Michigan Hospital System Collecting Patient Unpaid Debt, Often from the Uninsured or Underinsured

By Consumers For Quality Care, on November 17, 2021

Michigan Hospital System Collecting Patient Unpaid Debt, Often from the Uninsured or Underinsured

According to the Traverse City Record Eagle, hundreds of collections lawsuits have been filed by Munson Healthcare this year to collect medical debts unpaid by patients, cases which oftentimes target the uninsured or underinsured.

Since July 1, Munson Healthcare and Munson Medical Center have issued over 240 summonses to patients with unpaid debts.  

Hospitals are required to take several steps before medical debts can be pursed in court. If a patient is uninsured, hospital employees should help that patient apply for Medicare or Medicaid. Otherwise, they can check to see if that patient is eligible for charity care if they meet certain income levels, as well as check for discounts for slightly higher earners.

Patients that do not meet the criteria for financial assistance with their medical bill are referred to the hospital’s billing department. If the patient cannot work with the billing department to resolve their medical debt, collection agencies begin the process to pursue debts in court.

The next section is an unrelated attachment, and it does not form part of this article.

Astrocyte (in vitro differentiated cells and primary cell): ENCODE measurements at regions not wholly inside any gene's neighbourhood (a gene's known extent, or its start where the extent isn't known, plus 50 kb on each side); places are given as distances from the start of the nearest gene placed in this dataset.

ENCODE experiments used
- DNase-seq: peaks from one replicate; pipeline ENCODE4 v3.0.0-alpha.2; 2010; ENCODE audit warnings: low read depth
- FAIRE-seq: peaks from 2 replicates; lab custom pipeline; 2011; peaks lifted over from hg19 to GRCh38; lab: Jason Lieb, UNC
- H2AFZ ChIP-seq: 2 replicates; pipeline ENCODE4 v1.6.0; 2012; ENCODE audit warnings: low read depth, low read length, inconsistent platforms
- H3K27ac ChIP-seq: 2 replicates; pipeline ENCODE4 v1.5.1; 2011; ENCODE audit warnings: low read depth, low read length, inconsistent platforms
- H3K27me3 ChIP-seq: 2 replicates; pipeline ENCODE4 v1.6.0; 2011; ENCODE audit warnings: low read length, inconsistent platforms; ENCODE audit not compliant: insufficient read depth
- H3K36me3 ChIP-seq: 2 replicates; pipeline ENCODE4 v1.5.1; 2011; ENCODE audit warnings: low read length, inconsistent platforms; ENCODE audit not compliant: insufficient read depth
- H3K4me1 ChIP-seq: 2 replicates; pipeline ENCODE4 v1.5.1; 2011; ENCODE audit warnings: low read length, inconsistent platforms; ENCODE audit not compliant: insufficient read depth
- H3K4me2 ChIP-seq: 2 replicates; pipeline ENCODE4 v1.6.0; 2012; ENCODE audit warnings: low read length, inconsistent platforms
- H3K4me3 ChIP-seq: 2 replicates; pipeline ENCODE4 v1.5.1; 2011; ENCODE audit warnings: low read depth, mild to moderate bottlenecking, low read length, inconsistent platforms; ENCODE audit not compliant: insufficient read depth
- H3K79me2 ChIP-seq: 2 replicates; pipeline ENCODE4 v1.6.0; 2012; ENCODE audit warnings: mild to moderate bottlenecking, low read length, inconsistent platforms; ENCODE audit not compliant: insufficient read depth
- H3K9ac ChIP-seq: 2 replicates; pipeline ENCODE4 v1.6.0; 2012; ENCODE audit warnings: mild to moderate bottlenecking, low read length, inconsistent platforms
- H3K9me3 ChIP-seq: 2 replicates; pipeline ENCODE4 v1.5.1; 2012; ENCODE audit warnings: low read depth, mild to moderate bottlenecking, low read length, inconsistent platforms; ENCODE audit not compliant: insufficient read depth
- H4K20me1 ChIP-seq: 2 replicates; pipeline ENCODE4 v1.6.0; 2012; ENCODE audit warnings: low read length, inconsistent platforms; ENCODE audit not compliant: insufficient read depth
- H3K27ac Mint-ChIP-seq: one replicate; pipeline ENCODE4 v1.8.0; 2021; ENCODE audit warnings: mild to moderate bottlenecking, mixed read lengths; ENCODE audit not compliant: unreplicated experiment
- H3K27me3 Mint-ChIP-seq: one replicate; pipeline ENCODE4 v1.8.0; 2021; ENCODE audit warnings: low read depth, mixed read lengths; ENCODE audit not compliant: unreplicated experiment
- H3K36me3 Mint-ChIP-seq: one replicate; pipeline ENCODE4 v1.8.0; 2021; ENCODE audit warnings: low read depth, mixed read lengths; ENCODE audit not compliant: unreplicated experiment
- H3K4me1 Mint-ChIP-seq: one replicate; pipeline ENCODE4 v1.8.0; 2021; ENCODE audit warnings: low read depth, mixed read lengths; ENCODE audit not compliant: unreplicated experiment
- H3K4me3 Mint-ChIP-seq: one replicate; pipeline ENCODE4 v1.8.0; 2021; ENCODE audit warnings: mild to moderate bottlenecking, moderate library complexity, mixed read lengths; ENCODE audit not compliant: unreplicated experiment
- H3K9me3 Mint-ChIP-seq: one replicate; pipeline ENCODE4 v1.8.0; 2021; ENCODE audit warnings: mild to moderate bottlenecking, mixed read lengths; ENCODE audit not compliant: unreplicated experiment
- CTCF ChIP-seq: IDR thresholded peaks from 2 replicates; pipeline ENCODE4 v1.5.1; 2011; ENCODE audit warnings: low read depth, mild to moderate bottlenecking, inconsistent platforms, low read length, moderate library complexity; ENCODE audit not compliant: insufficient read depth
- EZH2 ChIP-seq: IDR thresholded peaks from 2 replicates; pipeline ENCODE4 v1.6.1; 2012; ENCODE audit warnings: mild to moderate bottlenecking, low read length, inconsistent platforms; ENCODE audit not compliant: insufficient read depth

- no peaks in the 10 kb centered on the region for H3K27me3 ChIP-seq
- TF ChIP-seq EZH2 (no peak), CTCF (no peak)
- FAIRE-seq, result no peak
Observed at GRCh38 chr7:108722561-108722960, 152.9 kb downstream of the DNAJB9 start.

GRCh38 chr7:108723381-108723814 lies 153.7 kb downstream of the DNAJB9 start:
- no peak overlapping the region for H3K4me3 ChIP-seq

In many cases, patient debt is owed by the uninsured or underinsured. These are patients who earn more than the current Federal Poverty Level but also might not make enough to buy their own insurance, or who don’t qualify for federal insurance. Unions, politicians, and advocates across the country have recently begun to push back against hospital collections actions, which can blindside unknowing patients and lead to bankruptcy.

“These people don’t have the funds. They are uninsured or underinsured, often for a reason,” said Simone Singh, an associate professor of Health Policy at the University of Michigan. “And the system is very complex, so the patient is the one left in the dark and left to figure it out,” Singh said.

CQC urges hospitals to put a stop to predatory practices that harm the most vulnerable patients and work with lawmakers to ensure all consumers can access quality, affordable care.